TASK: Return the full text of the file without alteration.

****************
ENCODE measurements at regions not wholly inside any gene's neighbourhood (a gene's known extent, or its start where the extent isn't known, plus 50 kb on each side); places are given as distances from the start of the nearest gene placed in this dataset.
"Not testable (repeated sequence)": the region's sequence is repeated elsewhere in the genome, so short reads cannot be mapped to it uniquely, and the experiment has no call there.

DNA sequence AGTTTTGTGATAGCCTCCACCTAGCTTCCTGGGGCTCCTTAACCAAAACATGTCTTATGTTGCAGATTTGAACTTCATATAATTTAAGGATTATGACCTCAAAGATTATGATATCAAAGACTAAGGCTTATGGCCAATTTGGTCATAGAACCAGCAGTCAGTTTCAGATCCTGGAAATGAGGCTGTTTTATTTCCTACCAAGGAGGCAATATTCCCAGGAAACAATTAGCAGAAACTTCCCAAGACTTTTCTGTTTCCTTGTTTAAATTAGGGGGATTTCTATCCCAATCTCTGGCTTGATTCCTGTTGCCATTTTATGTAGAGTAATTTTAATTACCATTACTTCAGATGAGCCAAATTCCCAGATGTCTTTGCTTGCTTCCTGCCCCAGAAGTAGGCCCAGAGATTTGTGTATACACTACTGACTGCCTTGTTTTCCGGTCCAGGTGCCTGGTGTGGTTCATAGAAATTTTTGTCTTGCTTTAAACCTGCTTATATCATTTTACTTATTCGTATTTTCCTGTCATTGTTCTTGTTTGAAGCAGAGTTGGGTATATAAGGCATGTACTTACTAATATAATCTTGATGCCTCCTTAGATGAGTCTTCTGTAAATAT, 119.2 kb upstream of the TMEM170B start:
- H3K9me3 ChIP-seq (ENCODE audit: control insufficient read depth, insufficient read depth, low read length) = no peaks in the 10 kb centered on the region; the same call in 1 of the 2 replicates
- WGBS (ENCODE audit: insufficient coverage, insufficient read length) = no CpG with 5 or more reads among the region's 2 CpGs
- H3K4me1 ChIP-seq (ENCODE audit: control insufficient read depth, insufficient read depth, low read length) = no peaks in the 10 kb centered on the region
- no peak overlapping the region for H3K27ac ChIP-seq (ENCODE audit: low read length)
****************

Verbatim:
ENCODE measurements at regions not wholly inside any gene's neighbourhood (a gene's known extent, or its start where the extent isn't known, plus 50 kb on each side); places are given as distances from the start of the nearest gene placed in this dataset.
"Not testable (repeated sequence)": the region's sequence is repeated elsewhere in the genome, so short reads cannot be mapped to it uniquely, and the experiment has no call there.

DNA sequence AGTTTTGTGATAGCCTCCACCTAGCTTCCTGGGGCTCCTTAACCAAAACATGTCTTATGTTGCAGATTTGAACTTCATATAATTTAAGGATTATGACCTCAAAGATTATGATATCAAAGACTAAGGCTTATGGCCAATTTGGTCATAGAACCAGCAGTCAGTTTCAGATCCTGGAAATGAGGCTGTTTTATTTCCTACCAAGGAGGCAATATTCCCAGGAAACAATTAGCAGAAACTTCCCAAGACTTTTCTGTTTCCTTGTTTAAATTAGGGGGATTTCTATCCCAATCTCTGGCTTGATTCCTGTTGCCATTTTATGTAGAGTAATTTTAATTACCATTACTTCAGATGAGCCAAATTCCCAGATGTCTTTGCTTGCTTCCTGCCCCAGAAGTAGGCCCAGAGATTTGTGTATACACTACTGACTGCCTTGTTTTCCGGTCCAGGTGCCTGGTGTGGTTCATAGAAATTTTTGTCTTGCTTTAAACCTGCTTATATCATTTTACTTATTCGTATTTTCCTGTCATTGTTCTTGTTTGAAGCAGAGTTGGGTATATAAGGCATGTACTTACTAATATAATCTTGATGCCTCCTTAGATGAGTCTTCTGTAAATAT, 119.2 kb upstream of the TMEM170B start:
- H3K9me3 ChIP-seq (ENCODE audit: control insufficient read depth, insufficient read depth, low read length) = no peaks in the 10 kb centered on the region; the same call in 1 of the 2 replicates
- WGBS (ENCODE audit: insufficient coverage, insufficient read length) = no CpG with 5 or more reads among the region's 2 CpGs
- H3K4me1 ChIP-seq (ENCODE audit: control insufficient read depth, insufficient read depth, low read length) = no peaks in the 10 kb centered on the region
- no peak overlapping the region for H3K27ac ChIP-seq (ENCODE audit: low read length)